I’m also not totally sure what to make of Doom’s interrogation/coercion of Molecule Man,which again revels in its master morality, though the focus on “lies,” may suggest that Doom’s moral absolutes are as mutable as everyone else’s. The moral discussions are interleaved with comments on storytelling, including Molecule Man’s reminder that it’s better to show, rather than tell — a bit of a curious assertion in an issue so filled with words.
That’s not to say that there isn’t plenty of action — artist Szymon Kudranksi turns in some stunning pages here — but this issue is about as Hickman-y as Hickman gets, filling his character’s mouths with detailed explanations of sci-fi nonsense when “let’s flip a coin” would do. I suppose that’s just a microcosm of this issue answering questions I wasn’t really asking, ranging all the way down to Strange explaining how magic works. Again, some things are just better left as questions.
I know it sounds like I have nothing but negative things to say about this issue, but I suspect it will grow on me. It’s mostly connective tissue (a category of chapter that Hickman relies on quite a bit), but it’s not all connective tissue. In between all of the answers, there are still some intriguing questions. Mark, were you able to parse any of those questions? Or maybe you were more interested in some of these answers than I was. Am I being too hard on this issue?
The television show Lost is a series I love and will defend to anyone, but there’s no question the final season is kind of a bust. For me it isn’t the much maligned final episode reveal that is the big disappointment, it’s the seventeen episodes of wheel-spinning that lead up to it. Through the previous five seasons, showrunners Damon Lindelof and Carlton Cuse became pros at evading answering the series’ big mysteries by introducing new questions and framing them as solutions. The problem with the sixth and final season, is that when Lindelof and Cuse were ready to show their hand, they still had to fill seventeen episodes of content before getting there.
It’s impossible to know if we’re experiencing similar wheel-spinning here, and I have a lot faith in Hickman’s longterm vision for New Avengers, but it’s hard not to get at least a teensy bit bogged down by the non-stop mythology and mystery being ladled on.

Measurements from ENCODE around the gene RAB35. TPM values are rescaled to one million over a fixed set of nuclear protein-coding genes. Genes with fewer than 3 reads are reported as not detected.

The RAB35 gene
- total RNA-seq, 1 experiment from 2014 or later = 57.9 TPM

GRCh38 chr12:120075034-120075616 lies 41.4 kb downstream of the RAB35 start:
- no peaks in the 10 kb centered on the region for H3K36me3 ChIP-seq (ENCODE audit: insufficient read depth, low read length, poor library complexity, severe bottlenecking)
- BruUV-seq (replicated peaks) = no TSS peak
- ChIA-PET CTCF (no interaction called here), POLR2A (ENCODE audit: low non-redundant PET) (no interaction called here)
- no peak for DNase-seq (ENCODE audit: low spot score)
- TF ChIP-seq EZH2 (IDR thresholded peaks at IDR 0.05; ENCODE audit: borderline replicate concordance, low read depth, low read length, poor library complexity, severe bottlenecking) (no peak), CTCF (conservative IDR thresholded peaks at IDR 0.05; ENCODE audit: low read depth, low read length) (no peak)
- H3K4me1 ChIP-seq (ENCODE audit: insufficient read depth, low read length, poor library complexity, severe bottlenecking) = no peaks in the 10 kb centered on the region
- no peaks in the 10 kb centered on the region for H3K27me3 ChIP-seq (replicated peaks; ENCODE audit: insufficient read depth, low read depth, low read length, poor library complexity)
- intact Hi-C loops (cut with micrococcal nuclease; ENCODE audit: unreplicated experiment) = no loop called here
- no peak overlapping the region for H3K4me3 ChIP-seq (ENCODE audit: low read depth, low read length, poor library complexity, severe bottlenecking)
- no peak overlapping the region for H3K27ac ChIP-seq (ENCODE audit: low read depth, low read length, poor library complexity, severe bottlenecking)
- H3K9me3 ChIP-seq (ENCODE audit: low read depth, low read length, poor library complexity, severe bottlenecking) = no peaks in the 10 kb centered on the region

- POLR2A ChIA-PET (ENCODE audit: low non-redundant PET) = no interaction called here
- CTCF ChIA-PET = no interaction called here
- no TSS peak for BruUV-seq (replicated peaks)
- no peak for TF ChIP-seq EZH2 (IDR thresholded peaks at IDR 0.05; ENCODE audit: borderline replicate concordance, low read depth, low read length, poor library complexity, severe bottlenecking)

All that said, I really enjoy the details in this issue. I like how the Black Priests’ magic works, with each priest possessing the power of one symbol, and they add their symbols together to act. I also laughed that the Avengers in this series, without fail, continue to shoot first and ask questions later. Plus, once Dr. Strange has given his explanation, no one’s like, “Oh, then we probably shouldn’t have destroyed all of those Black Priests when we arrived.”
How Dr. Doom and Molecule Man’s exchange ties into the rest of the issue thematically is lost on me, but plot-wise it seems that Molecule Man is going to provide the map Dr. Strange requires to locate the Ivory Kings. The panel right after Molecule Man and Doom disappear is similar to the issue’s introduction to the Nothing Space the Black Priest’s occupy, so maybe they’re jumping to join our ostensible heroes (can one really apply that word to anyone in this series?).
I’m also a bit lost on the choice Dr. Strange is leaving up to fate at the end there. The Avengers aren’t planning to take out the Ivory Kings or the Rabum Alal, they’re going to take out both, so why wouldn’t they strategize and figure out where best to allocate their resources? Or why not attack together? It’s a weird note to close the issue on.
Boy, I guess I ended up sounding down on this issue as well, but I’m really not! Kudranksi’s art is great like always, and Hickman at his most Hickman is always interesting even when it’s opaque. Maybe it’s the Lost fan in me creeping to the surface again.